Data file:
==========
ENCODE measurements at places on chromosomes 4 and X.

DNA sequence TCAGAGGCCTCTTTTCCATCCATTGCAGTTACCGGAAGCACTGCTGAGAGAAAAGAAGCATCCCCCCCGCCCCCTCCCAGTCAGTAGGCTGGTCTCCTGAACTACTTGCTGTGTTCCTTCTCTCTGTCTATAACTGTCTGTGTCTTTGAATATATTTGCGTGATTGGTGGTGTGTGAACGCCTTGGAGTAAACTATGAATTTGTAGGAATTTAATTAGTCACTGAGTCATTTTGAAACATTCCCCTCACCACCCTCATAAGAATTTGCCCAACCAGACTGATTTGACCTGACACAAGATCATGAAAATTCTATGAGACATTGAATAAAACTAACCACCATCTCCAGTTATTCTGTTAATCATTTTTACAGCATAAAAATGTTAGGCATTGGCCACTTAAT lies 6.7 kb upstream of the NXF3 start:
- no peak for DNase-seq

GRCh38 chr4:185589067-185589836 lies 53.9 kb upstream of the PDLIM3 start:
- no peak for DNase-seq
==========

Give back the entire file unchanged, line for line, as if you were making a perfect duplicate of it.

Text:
ENCODE measurements at places on chromosomes 4 and X.

DNA sequence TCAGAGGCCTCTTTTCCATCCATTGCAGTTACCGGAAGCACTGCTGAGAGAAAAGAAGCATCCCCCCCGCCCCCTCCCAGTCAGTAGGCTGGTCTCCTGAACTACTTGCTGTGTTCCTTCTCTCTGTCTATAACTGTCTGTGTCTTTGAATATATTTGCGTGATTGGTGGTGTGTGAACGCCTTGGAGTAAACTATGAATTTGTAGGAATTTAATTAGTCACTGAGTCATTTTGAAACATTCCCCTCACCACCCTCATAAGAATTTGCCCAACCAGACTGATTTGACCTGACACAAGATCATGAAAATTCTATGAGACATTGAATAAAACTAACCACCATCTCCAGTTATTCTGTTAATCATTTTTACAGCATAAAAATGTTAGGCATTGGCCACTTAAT lies 6.7 kb upstream of the NXF3 start:
- no peak for DNase-seq

GRCh38 chr4:185589067-185589836 lies 53.9 kb upstream of the PDLIM3 start:
- no peak for DNase-seq